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The Indian Who Discovered Ella


“Boss, this girl has something,” drummer Chick Webb’s male singer (seated on the left) told him. “You must hear her.” Webb couldn’t see the need for that. Though he cut one of the strangest sights in jazz – a drummer bent over by spinal tuberculosis, with partially paralysed legs – Webb was one of the earliest legends of swing. In 1931, by the time he was 26, he was leading the house band at the famous Savoy Ballroom in Harlem and was, in the words of his contemporaries, “the daddy of them all”. He simply couldn’t see why he needed a girl singer.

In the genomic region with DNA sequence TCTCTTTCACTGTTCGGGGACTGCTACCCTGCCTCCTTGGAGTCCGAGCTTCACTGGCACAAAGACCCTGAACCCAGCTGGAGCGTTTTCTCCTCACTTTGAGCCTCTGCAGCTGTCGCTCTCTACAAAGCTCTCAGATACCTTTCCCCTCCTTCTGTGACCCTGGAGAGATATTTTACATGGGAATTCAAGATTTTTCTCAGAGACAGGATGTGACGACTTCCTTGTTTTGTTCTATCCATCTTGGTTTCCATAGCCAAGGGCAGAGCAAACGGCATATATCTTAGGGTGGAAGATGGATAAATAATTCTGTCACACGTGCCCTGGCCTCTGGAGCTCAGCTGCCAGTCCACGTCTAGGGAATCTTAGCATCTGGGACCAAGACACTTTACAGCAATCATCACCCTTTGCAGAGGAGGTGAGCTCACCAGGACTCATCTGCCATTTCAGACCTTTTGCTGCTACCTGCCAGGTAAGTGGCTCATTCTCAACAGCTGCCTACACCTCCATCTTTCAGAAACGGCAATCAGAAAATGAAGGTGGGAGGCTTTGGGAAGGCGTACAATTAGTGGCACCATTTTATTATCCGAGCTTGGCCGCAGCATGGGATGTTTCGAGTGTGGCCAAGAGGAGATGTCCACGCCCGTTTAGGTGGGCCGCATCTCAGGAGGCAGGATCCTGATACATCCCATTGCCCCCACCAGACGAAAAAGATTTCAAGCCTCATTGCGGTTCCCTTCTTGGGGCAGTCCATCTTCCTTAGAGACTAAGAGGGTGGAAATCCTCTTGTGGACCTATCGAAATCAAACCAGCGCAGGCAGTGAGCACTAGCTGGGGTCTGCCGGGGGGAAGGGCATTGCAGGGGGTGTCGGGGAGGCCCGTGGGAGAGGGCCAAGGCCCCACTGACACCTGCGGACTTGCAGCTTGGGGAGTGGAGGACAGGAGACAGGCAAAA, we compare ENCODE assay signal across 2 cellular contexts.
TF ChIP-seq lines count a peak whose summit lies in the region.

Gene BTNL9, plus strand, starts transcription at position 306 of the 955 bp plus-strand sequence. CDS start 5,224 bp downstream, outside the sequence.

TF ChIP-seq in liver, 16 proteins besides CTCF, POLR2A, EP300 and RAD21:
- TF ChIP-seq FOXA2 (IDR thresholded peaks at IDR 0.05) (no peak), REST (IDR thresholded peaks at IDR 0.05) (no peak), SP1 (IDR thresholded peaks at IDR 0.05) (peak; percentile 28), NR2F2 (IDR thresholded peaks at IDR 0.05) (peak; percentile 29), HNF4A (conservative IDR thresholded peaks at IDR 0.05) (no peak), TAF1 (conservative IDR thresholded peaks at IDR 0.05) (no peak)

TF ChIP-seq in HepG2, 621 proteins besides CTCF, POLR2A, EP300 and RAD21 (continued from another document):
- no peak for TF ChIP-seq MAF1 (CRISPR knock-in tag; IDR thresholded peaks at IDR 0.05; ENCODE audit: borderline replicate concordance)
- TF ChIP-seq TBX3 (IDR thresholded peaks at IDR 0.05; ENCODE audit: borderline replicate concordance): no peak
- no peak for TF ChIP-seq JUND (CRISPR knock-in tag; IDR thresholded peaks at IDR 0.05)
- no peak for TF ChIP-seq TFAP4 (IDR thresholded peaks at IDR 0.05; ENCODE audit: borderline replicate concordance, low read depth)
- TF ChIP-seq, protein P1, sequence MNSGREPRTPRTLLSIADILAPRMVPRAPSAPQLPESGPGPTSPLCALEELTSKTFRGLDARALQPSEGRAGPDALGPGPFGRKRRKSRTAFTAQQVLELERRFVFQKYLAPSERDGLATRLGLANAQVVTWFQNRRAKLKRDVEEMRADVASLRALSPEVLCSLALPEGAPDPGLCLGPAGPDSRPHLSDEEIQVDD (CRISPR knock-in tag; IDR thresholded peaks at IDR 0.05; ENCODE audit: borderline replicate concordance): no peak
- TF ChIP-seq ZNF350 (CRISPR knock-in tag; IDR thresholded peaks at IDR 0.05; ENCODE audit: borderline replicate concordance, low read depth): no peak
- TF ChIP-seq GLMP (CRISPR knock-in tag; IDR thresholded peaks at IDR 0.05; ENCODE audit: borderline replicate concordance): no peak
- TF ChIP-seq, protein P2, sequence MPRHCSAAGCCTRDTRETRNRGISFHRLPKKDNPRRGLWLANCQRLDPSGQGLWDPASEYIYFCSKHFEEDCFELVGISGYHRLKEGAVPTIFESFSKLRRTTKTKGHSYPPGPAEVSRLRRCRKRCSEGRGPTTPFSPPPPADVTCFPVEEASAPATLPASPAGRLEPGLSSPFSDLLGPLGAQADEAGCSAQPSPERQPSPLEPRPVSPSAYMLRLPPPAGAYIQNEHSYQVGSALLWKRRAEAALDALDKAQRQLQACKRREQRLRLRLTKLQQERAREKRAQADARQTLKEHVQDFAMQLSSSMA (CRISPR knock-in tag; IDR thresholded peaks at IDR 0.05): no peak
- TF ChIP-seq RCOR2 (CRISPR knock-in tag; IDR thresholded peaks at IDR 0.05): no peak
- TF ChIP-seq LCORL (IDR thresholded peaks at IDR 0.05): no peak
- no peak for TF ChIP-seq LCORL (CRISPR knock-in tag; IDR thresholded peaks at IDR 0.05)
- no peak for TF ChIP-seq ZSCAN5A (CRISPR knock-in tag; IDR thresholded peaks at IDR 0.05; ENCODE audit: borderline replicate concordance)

But his front man was persistent and brought over a singer he’d heard at the Harlem Opera House. The drummer was, of course, bowled over by the 16-year-old Ella Fitzgerald and she spurred the Chick Webb band on to even greater success. Young Bardu Ali, who had discovered Fitzgerald, didn’t do badly either. He would go on to lead his own band, the Bardu Ali Orchestra, and eventually open a rhythm and blues club in Los Angeles. No one could quite have predicted this for the boy who had been born Bahadour Ali, the son of an adventurous embroidery  trader from the Hoogly region in India.

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